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CDC On Nat'l Latino AIDS Awareness Day

Statement by Kevin Fenton, M.D., Ph.D.

Director, National


for HIV/AIDS, Viral Hepatitis, STD and TB Prevention

Centers for Disease Control and Prevention


WASHINGTON - The eighth annual National Latino AIDS Awareness Day comes at a time of renewed national commitment and optimism regarding HIV prevention, due to President Obama’s recently-announced National HIV/AIDS Strategy, which focuses our nation’s efforts in the fight against HIV. The day also comes at a time of a shared understanding of the complex realities of addressing prevention, particularly in many Latino communities already burdened by significant socioeconomic challenges. As we set aside this time to focus on HIV awareness and prevention among Latinos in the United States, we also highlight progress made and hope for the future.


CDC data show a fairly stable HIV epidemic among Latinos for more than a decade. However, the burden of HIV among Latinos is great. Latinos represent approximately 16 percent of the U.S. population, and the latest CDC estimates show that Latinos account for approximately 17 percent of new infections and 18 percent of people living with HIV. Among Latinos, as is true with other U.S.

populations, most individuals who become infected with HIV do so through male-to-male sexual contact. But heterosexuals are also at risk.

Data released by CDC today underscore harsh truths that all Latinos and Latinas face when it comes to HIV: the lifetime risk of being diagnosed with HIV among Latinos is 1 in 36 for males and 1 in 106 for females. Clearly, this risk is unacceptable. We cannot allow HIV to gain even more ground in the nation’s fastest growing minority population. We must face head-on the factors that place Latinos at high risk, and we must redouble our HIV prevention efforts at the federal, state and local levels.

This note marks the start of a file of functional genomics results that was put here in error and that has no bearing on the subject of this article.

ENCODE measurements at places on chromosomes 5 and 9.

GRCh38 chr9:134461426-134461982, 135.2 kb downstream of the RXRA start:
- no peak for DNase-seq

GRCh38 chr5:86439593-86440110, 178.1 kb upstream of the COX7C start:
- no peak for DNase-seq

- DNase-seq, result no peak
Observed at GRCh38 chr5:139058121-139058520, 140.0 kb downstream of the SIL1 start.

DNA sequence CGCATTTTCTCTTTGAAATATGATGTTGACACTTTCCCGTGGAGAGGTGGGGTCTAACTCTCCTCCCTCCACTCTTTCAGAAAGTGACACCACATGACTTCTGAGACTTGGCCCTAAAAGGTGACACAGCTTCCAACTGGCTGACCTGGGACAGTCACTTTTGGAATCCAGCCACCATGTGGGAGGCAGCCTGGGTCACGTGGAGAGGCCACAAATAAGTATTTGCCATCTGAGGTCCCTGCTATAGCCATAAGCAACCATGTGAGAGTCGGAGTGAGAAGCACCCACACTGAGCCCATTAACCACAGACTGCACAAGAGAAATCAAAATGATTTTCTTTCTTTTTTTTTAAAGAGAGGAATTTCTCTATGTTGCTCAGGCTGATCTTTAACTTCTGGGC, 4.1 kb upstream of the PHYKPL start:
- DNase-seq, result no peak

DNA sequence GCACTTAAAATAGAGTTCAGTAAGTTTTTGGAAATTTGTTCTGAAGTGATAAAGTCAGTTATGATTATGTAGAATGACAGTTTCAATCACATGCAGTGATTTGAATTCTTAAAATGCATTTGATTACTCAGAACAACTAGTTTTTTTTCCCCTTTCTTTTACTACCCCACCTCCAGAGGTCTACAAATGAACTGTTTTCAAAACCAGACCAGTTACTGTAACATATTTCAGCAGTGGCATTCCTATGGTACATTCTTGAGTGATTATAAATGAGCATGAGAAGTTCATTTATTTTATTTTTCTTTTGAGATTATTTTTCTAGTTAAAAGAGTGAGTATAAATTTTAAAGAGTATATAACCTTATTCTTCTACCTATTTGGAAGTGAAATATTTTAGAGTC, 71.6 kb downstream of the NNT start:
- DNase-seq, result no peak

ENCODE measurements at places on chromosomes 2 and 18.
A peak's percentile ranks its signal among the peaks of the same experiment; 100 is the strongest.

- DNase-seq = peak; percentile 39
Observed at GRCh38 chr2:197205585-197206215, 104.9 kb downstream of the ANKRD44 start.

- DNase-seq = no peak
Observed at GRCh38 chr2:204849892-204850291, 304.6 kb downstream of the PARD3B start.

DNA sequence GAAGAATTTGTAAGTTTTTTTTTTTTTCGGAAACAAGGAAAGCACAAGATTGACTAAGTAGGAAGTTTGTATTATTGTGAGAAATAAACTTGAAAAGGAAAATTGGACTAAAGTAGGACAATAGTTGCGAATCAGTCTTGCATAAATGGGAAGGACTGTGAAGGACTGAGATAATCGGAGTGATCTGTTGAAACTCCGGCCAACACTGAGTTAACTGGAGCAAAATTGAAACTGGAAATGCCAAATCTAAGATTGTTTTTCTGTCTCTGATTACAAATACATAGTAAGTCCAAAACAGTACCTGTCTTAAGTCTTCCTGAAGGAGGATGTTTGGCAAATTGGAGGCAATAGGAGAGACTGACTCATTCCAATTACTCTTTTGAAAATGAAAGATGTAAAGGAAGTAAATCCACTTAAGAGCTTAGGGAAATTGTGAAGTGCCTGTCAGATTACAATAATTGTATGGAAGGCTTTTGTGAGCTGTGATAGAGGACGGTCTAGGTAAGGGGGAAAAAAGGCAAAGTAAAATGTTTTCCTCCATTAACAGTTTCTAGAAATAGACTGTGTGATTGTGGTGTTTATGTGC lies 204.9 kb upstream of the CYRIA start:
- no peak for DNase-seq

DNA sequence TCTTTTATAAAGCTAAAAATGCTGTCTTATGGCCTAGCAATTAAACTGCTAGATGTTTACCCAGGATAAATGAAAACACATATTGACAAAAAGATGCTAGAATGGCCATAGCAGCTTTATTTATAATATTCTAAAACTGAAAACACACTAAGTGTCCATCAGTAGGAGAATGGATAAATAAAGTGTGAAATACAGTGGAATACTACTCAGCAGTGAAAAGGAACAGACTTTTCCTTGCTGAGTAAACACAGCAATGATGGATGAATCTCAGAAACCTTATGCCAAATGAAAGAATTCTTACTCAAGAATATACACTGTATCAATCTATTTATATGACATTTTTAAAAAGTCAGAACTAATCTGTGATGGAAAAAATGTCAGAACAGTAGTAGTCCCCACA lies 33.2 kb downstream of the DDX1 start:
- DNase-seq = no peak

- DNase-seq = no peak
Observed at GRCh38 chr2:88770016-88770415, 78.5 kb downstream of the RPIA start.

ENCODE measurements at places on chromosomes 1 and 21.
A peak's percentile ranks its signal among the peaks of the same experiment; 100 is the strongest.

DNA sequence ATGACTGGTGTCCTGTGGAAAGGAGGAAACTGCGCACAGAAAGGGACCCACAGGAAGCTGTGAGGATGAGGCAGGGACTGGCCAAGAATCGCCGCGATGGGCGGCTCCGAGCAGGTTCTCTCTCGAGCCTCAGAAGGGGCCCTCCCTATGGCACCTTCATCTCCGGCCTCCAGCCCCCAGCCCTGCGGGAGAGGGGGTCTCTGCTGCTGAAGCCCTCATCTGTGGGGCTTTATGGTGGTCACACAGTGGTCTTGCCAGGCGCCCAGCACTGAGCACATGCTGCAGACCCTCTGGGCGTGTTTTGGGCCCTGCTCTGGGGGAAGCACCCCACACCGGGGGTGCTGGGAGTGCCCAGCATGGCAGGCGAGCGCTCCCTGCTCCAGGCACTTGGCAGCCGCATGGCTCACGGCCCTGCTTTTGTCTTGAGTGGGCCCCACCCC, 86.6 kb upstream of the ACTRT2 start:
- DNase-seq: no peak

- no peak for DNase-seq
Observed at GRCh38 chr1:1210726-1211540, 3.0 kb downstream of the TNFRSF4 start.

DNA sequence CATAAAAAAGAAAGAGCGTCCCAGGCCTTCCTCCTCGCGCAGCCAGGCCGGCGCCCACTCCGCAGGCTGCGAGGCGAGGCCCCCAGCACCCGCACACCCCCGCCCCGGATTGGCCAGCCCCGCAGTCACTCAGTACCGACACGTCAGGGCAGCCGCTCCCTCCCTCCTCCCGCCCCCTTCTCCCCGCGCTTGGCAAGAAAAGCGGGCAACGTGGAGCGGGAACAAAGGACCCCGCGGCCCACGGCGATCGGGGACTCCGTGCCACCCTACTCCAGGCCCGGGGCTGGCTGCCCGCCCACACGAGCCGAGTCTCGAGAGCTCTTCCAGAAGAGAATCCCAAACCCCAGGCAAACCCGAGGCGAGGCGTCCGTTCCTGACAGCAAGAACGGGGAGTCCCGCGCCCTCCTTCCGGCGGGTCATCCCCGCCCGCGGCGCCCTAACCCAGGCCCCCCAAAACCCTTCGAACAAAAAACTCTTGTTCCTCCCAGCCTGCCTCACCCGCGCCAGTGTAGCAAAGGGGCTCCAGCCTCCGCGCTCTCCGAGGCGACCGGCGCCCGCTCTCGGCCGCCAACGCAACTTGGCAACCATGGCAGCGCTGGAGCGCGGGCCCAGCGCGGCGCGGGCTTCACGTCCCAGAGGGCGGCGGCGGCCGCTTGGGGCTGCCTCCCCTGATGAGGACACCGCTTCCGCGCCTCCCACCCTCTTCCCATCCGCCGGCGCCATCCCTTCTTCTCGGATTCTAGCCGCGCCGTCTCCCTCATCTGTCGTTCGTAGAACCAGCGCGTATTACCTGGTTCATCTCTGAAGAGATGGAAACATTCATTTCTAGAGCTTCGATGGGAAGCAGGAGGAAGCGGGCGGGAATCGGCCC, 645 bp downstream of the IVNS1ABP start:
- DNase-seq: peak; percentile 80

Studies have shown a range of factors that may place Latinos at such high risk: lack of awareness about the risk of HIV infection; cultural and socioeconomic factors like poverty and language barriers; and concerns about immigrations status. Additionally, these factors may also prevent individuals from seeking HIV testing and treatment. Fear of stigma and discrimination may also represent barriers to HIV prevention and treatment, particularly among gay and bisexual men and people living with HIV.


As President Obama’s new National HIV/AIDS Strategy unfolds, HIV prevention efforts will prioritize populations hardest hit by HIV, including Latinos. Preventing HIV among Latinos is a top CDC priority, and our efforts are as diverse as the Latino community itself. Our scientists are focused on developing, implementing and evaluating culturally and linguistically appropriate prevention interventions. They also work to identify methods for improving access to and participation in HIV testing for Latinos and other populations at increased risk for HIV infection.


CDC recently announced a multi-million-dollar three-year expansion of our successful HIV testing initiative. We are also building partnerships with leading national Latino organizations, and recently announced the expansion of the Act Against AIDS Leadership Initiative to include three leading national Latino organizations. This initiative seeks to ensure that HIV prevention is a core component of the mission and day-to-day business of large national organizations with extensive research and credibility.


This year’s theme for National Latino AIDS Awareness Day – “Save a Life. It May Be Your Own. Get Tested for HIV.” is a call to action. HIV testing is critical in preventing the spread of HIV, as research shows individuals who are aware of their HIV status are more likely to take steps to protect their partners from becoming infected. Further, the sooner individuals learn they are infected, the sooner they can receive life-extending treatment. CDC recommends that everyone between the ages of 13 and 64 years be tested for HIV. Gay and bisexual men should be tested at least annually, and every three to six months if they are at increased risk for infection (e.g., have multiple or anonymous sex partners, or inject drugs).


It is our hope that this National Latino AIDS Awareness Day is a day of reaffirmation of our collective commitment to HIV prevention. We have more opportunities than ever to stop HIV – there is hope amidst the crisis. HIV is preventable, and each of us can and must do our part. Start a dialogue about HIV, get the facts, know your risk, and get tested. These are the first steps to protecting our communities. We are committed and look forward to working with you on expanding our HIV prevention efforts and making a positive impact on this epidemic.




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